SUMMARY

Husband appealed the judgment of the circuit court granting a divorce on the ground of a one year separation and ordering him to pay spousal support and attorney's fees. He argued that the trial court erred in failing to grant him a divorce on the ground of the wife's adultery and in ordering him to pay support and attorney's fees (Circuit Court of Isle of Wight County, E. Everett Bagnell, Judge).

The Court of Appeals affirmed, holding that the trial court was not required to give precedence to one proven ground of divorce over another and could, under proper conditions, award spousal support even upon a finding of adultery.

Affirmed.


OPINION


BRAY, J.

By final decree entered June 5, 1991, Ronald Lee Williams (husband) was divorced from Maureen O'Keeffe Williams (wife) "on the ground that the parties . . . have lived separate and apart for a period" in excess of one year. The decree, inter alia, ordered the husband to pay spousal support to the wife in the amount of $200 per month and $5,000 "toward [her] attorney's fees." The husband appeals, complaining that the trial court erred when it "granted the divorce upon the ground of one year separation instead of . . . the wife's adultery" and required him to pay both spousal support and attorney's fees. We disagree and affirm the decision,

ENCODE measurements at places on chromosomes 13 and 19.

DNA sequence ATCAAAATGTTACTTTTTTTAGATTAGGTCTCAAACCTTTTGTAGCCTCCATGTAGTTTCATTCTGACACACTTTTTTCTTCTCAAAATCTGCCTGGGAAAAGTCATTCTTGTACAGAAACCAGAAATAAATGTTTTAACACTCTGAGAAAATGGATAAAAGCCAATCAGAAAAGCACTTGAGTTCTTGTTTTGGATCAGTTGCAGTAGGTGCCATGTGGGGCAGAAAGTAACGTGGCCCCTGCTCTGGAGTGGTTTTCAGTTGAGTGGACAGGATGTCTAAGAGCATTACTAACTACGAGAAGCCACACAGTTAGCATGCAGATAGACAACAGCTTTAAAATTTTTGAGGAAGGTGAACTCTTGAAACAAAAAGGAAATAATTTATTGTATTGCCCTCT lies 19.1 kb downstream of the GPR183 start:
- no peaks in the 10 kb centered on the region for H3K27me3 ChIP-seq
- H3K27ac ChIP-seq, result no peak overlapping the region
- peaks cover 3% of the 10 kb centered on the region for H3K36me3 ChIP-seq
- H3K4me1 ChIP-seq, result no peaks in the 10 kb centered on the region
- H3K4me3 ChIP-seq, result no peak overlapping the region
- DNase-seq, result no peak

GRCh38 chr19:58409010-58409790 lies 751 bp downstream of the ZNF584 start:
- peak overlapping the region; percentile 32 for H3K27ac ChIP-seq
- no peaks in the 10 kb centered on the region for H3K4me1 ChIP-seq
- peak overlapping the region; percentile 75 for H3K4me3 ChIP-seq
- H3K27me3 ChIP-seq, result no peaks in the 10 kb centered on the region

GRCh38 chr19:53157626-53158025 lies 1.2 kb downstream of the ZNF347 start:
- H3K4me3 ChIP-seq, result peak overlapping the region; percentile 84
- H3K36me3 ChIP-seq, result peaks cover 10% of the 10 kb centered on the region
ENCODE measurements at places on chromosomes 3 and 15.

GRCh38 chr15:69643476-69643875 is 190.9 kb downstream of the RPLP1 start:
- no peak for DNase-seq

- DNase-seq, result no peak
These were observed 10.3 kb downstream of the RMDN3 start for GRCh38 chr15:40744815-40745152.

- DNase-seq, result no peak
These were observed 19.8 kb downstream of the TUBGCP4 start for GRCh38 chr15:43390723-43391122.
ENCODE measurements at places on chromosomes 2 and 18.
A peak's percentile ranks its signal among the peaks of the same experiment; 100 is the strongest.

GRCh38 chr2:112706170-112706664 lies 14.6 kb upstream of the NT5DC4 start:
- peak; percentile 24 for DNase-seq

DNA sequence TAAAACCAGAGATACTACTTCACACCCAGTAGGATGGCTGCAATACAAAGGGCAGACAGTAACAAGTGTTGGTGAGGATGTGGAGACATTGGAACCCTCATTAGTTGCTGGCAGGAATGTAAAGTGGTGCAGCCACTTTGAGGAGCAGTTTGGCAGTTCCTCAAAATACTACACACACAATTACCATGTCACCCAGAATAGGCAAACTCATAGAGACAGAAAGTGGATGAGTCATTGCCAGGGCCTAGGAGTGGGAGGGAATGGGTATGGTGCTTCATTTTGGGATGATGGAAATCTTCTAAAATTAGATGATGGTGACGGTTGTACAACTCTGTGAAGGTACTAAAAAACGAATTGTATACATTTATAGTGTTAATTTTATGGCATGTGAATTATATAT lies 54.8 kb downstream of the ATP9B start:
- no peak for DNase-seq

The parties to this cause were married April 19, 1986 and separated October 1, 1988. Shortly thereafter, the wife instituted these proceedings, alleging cruelty and constructive desertion by the husband. The husband's responsive pleadings denied these claims, alleged desertion by the wife and also prayed for a divorce. Later, the husband filed an Amended Cross-Bill which added adultery by the wife as an additional ground for the divorce.

The record clearly disclosed that the wife became pregnant "in approximately May, 1989" and obtained a "therapeutic abortion" the following month. Since the parties had no sexual contact subsequent to November, 1988, the husband argues that the "only inference available" is that this pregnancy "resulted from [the wife's] adulterous conduct." The wife does not deny the pregnancy, but counters that the husband's evidence failed either "to indicate . . . [the] circumstances" of the pregnancy or the identity of the father and, consequently, did not sufficiently establish the consensual sexual intercourse necessary to prove adultery.